1964 Milton Babbitt – Philomel (nominated by Jazz pianist Ethan Iverson): for soprano and tape, employing the timbral and rhythmic resources of the Mark II RCA Sound Synthesizer to help Babbitt realise his own brand of twelve-tone music. It combines the synthesizer with both live and recorded soprano voice. It’s based on Ovid’s myth of Philomela, a maiden without the capability of speech, her escape from King Tereus, and her transformation into a nightingale

1964 Terry Riley – In C (nominated by singer and conductor Paul Hillier: a semi-aleatoric piece scored for any number of people (though a group of about 35 is suggested), and no set duration. It begins on a C major chord. An icon of musical minimalism and a monument to the experimental atmosphere of 60s West Coast America.

1964 Toru Takemitsu – Kwaidan (nominated by writer and musician David Toop): the soundtrack for Masaki Kobayashi’s 1964 chiller Kwaidan, based on Lefcadio Hearn’s retelling of Japanese ghost stories. The composer worked closely with the director and recording technicians to create a soundworld that was integral to the drama of the film.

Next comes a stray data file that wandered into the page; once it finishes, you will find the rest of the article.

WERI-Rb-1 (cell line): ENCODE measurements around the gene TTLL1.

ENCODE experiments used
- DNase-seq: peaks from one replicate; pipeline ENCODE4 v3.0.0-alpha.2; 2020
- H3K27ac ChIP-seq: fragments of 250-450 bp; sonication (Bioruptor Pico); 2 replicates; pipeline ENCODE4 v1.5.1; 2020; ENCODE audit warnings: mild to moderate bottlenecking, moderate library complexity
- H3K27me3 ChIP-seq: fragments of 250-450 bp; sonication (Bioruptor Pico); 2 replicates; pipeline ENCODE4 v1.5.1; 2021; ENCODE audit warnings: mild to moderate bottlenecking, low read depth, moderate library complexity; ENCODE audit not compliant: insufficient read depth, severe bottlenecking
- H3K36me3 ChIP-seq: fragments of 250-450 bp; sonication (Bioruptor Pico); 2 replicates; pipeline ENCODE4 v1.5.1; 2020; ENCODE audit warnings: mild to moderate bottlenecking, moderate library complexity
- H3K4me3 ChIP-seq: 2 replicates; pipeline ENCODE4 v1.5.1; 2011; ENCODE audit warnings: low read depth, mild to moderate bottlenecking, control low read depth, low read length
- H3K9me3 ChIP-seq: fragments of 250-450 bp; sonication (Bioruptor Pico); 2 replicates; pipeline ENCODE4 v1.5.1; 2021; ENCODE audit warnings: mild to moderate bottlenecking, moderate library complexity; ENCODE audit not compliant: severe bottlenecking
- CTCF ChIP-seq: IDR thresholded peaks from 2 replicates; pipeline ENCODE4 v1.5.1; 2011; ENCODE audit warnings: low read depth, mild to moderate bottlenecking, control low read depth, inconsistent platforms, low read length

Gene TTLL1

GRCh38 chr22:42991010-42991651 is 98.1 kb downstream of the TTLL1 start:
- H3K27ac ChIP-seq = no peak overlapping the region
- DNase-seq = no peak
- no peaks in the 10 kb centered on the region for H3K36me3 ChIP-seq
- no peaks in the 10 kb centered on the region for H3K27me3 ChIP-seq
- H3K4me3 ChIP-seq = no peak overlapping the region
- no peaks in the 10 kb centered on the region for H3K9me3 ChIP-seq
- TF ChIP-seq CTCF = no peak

1965-6 Jean Barraque- Chant après chant (nominated by pianist Nicolas Hodges: one of just a handful of surviving works by this contemporary of Boulez and Stockhausen whose death in 1973 at the age of 45 robbed the contemporary music world of one of its most innovative and deeply expressive voices.

1966 ‎Pauline Oliveros – V of IV (nominated by composer and Hear and Now presenter Robert Worby): an early electronic work by American pioneer Oliveros,a founding member of the San Francisco Tape Music Center in the 1960s. Despite the contradictory title, V of IV is the last of the Four Electronic Pieces composed between 1959 and 1966.

1966 Igor Stravinsky – Requiem Canticles (nominated by composer John Woolrich): Stravinsky’s last completed work with orchestra (plus two soloists and chorus), this sparsely scored “pocket requiem” has nine movements (six of them vocal) over a 15 minute span and is written in a modern serial style, containing many of the hallmarks of his very earliest pieces.